His greatest creation was Maigret, an unassuming detective with a brain like a sponge and the quiet moral determination of a true hero. The best of the novels drop Simenon’s detective into a social environment in which, by doing very little, he unravels a whole world of secrets and interconnections.
So it is in The Yellow Dog, in which a small town in the gloomy off-season gives up its private passions one by one to the detective’s patient observation.
TC Read: Peril at End House (1932) Wilkie Collins 1824-1889 The Moonstone established the genre's ground rules: red herrings; a long list of suspects; the man from Scotland Yard, and a nod to a pressing social issue, in this case opium addiction.
TC Read: The Moonstone (1868) Jonathan Latimer 1906-83 Admired for his William Crane novels of the 1930s, which parodied hard-boiled crime fiction.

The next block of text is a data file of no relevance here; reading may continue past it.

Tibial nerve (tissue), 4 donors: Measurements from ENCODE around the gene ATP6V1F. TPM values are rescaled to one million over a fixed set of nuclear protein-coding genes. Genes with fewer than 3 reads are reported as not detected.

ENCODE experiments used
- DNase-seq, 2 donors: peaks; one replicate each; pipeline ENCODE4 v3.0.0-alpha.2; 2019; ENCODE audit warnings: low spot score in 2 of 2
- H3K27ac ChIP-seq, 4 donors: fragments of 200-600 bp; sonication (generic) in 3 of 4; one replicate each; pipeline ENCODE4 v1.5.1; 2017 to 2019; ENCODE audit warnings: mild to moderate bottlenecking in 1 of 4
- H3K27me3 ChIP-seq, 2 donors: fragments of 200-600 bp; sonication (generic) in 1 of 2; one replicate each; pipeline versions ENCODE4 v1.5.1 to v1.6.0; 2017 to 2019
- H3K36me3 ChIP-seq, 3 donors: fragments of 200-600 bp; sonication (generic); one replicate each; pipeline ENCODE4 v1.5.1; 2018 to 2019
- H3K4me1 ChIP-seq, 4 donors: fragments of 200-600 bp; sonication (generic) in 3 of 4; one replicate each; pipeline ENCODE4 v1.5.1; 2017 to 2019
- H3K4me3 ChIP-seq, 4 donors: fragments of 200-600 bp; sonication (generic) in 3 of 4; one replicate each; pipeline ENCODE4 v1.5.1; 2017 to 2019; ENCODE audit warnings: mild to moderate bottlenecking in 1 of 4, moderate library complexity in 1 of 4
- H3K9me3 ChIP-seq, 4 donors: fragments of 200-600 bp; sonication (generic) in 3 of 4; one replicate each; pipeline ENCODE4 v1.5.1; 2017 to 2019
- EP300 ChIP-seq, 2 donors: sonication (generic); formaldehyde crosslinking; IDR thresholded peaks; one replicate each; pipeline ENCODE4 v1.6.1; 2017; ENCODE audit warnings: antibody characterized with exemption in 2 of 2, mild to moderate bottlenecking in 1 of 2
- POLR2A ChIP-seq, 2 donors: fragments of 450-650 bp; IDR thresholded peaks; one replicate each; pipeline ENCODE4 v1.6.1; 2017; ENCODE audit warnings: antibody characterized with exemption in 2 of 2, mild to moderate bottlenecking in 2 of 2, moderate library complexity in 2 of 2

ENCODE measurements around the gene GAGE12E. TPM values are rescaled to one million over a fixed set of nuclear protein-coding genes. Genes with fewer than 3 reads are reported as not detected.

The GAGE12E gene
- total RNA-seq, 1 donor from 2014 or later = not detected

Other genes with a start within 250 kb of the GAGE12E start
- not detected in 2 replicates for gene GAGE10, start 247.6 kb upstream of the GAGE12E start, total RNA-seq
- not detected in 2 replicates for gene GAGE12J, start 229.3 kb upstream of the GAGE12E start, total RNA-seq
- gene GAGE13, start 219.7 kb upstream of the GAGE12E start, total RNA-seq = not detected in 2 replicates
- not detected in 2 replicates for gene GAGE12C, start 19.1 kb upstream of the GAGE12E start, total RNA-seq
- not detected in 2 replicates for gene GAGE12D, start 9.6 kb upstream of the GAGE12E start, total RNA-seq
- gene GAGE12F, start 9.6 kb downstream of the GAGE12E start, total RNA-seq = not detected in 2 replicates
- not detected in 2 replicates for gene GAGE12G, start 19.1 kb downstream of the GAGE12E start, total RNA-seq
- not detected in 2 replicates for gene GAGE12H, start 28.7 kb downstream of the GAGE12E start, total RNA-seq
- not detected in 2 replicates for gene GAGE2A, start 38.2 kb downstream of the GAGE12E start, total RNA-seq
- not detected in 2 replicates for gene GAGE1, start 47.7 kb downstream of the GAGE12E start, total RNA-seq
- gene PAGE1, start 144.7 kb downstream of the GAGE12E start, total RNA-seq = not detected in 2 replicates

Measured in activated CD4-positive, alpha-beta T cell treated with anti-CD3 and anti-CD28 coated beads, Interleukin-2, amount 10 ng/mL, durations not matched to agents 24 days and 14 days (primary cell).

SL Read: The Murders in the Rue Morgue (1841) Ed Mc Bain 1926-2005 As well as writing the script for Hitchcock's The Birds, Mc Bain (real name: Evan Hunter) more or less invented the police procedural.
We don’t know how long he spent on each lady, but he reckoned to write 60 pages of fiction a day.She created a world that manages to be reassuring yet fraught with danger.TC Read: The Tiger in the Smoke (1952) Charles Dickens 1812-1870 Like his friend Wilkie Collins, Dickens was obsessed with crime.She brought psychological realism and darker themes to crime fiction in novels such as Talking to Strange Men and Live Flesh. 1895-1982 A New Zealander who created a quintessentially English detective, the dishy Roderick Alleyn, who featured in 32 sparkling novels.Female fans' hearts were broken when Alleyn eventually married.He never said the catchphrase; the illustrator gave him the hat; continuity errors abound… SL Read: The Hound of the Baskervilles (1902) Edgar Allan Poe 1809-1849 Poe was a man of formidable talents - not least of which, sadly, was drinking himself to death.